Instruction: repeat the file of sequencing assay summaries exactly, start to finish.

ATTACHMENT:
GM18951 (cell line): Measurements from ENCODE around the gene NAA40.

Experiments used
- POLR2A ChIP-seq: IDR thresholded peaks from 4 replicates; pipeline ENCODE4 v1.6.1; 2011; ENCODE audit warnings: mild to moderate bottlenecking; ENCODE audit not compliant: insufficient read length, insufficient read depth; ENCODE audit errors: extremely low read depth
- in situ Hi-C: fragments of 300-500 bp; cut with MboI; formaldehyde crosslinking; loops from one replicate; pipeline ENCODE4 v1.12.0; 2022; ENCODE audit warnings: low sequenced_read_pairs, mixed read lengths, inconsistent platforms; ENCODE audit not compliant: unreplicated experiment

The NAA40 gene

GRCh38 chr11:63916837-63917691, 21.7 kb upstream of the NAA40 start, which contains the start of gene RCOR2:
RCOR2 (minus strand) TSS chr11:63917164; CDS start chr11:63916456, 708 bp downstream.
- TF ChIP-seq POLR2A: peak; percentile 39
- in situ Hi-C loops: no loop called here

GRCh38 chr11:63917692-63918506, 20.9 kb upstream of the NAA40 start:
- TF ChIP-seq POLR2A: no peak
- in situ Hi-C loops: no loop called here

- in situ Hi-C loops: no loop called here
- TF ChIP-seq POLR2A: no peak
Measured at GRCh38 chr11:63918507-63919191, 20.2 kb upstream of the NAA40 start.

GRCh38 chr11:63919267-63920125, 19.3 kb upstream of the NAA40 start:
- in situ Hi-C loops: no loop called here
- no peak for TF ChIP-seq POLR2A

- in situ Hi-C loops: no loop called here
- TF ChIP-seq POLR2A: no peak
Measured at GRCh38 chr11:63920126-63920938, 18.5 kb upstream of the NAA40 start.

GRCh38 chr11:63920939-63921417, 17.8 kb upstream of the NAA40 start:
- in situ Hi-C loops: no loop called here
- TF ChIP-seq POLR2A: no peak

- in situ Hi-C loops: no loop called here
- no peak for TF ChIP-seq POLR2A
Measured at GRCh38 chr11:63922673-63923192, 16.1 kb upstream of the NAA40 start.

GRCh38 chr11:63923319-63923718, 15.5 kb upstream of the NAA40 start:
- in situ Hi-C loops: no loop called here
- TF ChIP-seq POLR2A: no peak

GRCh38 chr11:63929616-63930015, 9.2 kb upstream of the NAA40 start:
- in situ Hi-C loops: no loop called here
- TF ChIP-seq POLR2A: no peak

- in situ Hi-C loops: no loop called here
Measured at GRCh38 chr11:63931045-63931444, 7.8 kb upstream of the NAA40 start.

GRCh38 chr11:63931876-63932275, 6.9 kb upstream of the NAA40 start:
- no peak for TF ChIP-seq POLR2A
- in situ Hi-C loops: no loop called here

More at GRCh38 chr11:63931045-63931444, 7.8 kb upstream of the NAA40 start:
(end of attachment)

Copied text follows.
GM18951 (cell line): Measurements from ENCODE around the gene NAA40.

Experiments used
- POLR2A ChIP-seq: IDR thresholded peaks from 4 replicates; pipeline ENCODE4 v1.6.1; 2011; ENCODE audit warnings: mild to moderate bottlenecking; ENCODE audit not compliant: insufficient read length, insufficient read depth; ENCODE audit errors: extremely low read depth
- in situ Hi-C: fragments of 300-500 bp; cut with MboI; formaldehyde crosslinking; loops from one replicate; pipeline ENCODE4 v1.12.0; 2022; ENCODE audit warnings: low sequenced_read_pairs, mixed read lengths, inconsistent platforms; ENCODE audit not compliant: unreplicated experiment

The NAA40 gene

GRCh38 chr11:63916837-63917691, 21.7 kb upstream of the NAA40 start, which contains the start of gene RCOR2:
RCOR2 (minus strand) TSS chr11:63917164; CDS start chr11:63916456, 708 bp downstream.
- TF ChIP-seq POLR2A: peak; percentile 39
- in situ Hi-C loops: no loop called here

GRCh38 chr11:63917692-63918506, 20.9 kb upstream of the NAA40 start:
- TF ChIP-seq POLR2A: no peak
- in situ Hi-C loops: no loop called here

- in situ Hi-C loops: no loop called here
- TF ChIP-seq POLR2A: no peak
Measured at GRCh38 chr11:63918507-63919191, 20.2 kb upstream of the NAA40 start.

GRCh38 chr11:63919267-63920125, 19.3 kb upstream of the NAA40 start:
- in situ Hi-C loops: no loop called here
- no peak for TF ChIP-seq POLR2A

- in situ Hi-C loops: no loop called here
- TF ChIP-seq POLR2A: no peak
Measured at GRCh38 chr11:63920126-63920938, 18.5 kb upstream of the NAA40 start.

GRCh38 chr11:63920939-63921417, 17.8 kb upstream of the NAA40 start:
- in situ Hi-C loops: no loop called here
- TF ChIP-seq POLR2A: no peak

- in situ Hi-C loops: no loop called here
- no peak for TF ChIP-seq POLR2A
Measured at GRCh38 chr11:63922673-63923192, 16.1 kb upstream of the NAA40 start.

GRCh38 chr11:63923319-63923718, 15.5 kb upstream of the NAA40 start:
- in situ Hi-C loops: no loop called here
- TF ChIP-seq POLR2A: no peak

GRCh38 chr11:63929616-63930015, 9.2 kb upstream of the NAA40 start:
- in situ Hi-C loops: no loop called here
- TF ChIP-seq POLR2A: no peak

- in situ Hi-C loops: no loop called here
Measured at GRCh38 chr11:63931045-63931444, 7.8 kb upstream of the NAA40 start.

GRCh38 chr11:63931876-63932275, 6.9 kb upstream of the NAA40 start:
- no peak for TF ChIP-seq POLR2A
- in situ Hi-C loops: no loop called here

More at GRCh38 chr11:63931045-63931444, 7.8 kb upstream of the NAA40 start: